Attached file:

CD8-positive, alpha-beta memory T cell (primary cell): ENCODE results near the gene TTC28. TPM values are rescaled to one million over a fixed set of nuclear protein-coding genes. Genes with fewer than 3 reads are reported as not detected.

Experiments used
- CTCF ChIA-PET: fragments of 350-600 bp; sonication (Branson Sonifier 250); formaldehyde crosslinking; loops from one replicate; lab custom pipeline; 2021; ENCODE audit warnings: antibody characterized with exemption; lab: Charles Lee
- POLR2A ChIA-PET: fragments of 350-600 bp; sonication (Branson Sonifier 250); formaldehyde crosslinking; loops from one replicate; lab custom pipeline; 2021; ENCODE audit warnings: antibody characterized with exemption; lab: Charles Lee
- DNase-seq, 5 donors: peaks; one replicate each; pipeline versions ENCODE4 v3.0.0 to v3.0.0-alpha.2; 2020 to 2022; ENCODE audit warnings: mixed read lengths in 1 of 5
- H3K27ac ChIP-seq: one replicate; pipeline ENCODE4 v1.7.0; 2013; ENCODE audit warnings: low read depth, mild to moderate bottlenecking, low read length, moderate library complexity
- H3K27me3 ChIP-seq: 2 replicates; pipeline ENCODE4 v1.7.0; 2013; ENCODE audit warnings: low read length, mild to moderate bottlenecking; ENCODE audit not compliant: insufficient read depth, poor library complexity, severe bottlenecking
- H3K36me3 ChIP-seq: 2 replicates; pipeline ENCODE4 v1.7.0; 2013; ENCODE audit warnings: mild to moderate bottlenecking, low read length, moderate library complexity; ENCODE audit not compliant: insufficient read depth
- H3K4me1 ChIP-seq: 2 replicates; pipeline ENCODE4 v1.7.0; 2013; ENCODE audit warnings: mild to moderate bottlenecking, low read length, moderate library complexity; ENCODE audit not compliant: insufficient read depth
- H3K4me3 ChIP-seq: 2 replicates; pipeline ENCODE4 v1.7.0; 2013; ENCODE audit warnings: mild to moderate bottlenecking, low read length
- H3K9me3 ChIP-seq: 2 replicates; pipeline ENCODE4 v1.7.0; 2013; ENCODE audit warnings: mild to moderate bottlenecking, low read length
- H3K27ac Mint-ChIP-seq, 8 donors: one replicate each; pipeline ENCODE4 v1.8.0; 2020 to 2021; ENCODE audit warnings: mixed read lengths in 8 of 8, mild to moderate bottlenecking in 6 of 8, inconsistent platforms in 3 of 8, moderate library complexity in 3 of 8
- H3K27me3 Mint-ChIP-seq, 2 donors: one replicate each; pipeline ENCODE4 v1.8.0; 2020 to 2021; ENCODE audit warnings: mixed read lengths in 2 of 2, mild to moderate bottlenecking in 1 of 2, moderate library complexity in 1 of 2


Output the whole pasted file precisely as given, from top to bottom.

CD8-positive, alpha-beta memory T cell (primary cell): ENCODE results near the gene TTC28. TPM values are rescaled to one million over a fixed set of nuclear protein-coding genes. Genes with fewer than 3 reads are reported as not detected.

Experiments used
- CTCF ChIA-PET: fragments of 350-600 bp; sonication (Branson Sonifier 250); formaldehyde crosslinking; loops from one replicate; lab custom pipeline; 2021; ENCODE audit warnings: antibody characterized with exemption; lab: Charles Lee
- POLR2A ChIA-PET: fragments of 350-600 bp; sonication (Branson Sonifier 250); formaldehyde crosslinking; loops from one replicate; lab custom pipeline; 2021; ENCODE audit warnings: antibody characterized with exemption; lab: Charles Lee
- DNase-seq, 5 donors: peaks; one replicate each; pipeline versions ENCODE4 v3.0.0 to v3.0.0-alpha.2; 2020 to 2022; ENCODE audit warnings: mixed read lengths in 1 of 5
- H3K27ac ChIP-seq: one replicate; pipeline ENCODE4 v1.7.0; 2013; ENCODE audit warnings: low read depth, mild to moderate bottlenecking, low read length, moderate library complexity
- H3K27me3 ChIP-seq: 2 replicates; pipeline ENCODE4 v1.7.0; 2013; ENCODE audit warnings: low read length, mild to moderate bottlenecking; ENCODE audit not compliant: insufficient read depth, poor library complexity, severe bottlenecking
- H3K36me3 ChIP-seq: 2 replicates; pipeline ENCODE4 v1.7.0; 2013; ENCODE audit warnings: mild to moderate bottlenecking, low read length, moderate library complexity; ENCODE audit not compliant: insufficient read depth
- H3K4me1 ChIP-seq: 2 replicates; pipeline ENCODE4 v1.7.0; 2013; ENCODE audit warnings: mild to moderate bottlenecking, low read length, moderate library complexity; ENCODE audit not compliant: insufficient read depth
- H3K4me3 ChIP-seq: 2 replicates; pipeline ENCODE4 v1.7.0; 2013; ENCODE audit warnings: mild to moderate bottlenecking, low read length
- H3K9me3 ChIP-seq: 2 replicates; pipeline ENCODE4 v1.7.0; 2013; ENCODE audit warnings: mild to moderate bottlenecking, low read length
- H3K27ac Mint-ChIP-seq, 8 donors: one replicate each; pipeline ENCODE4 v1.8.0; 2020 to 2021; ENCODE audit warnings: mixed read lengths in 8 of 8, mild to moderate bottlenecking in 6 of 8, inconsistent platforms in 3 of 8, moderate library complexity in 3 of 8
- H3K27me3 Mint-ChIP-seq, 2 donors: one replicate each; pipeline ENCODE4 v1.8.0; 2020 to 2021; ENCODE audit warnings: mixed read lengths in 2 of 2, mild to moderate bottlenecking in 1 of 2, moderate library complexity in 1 of 2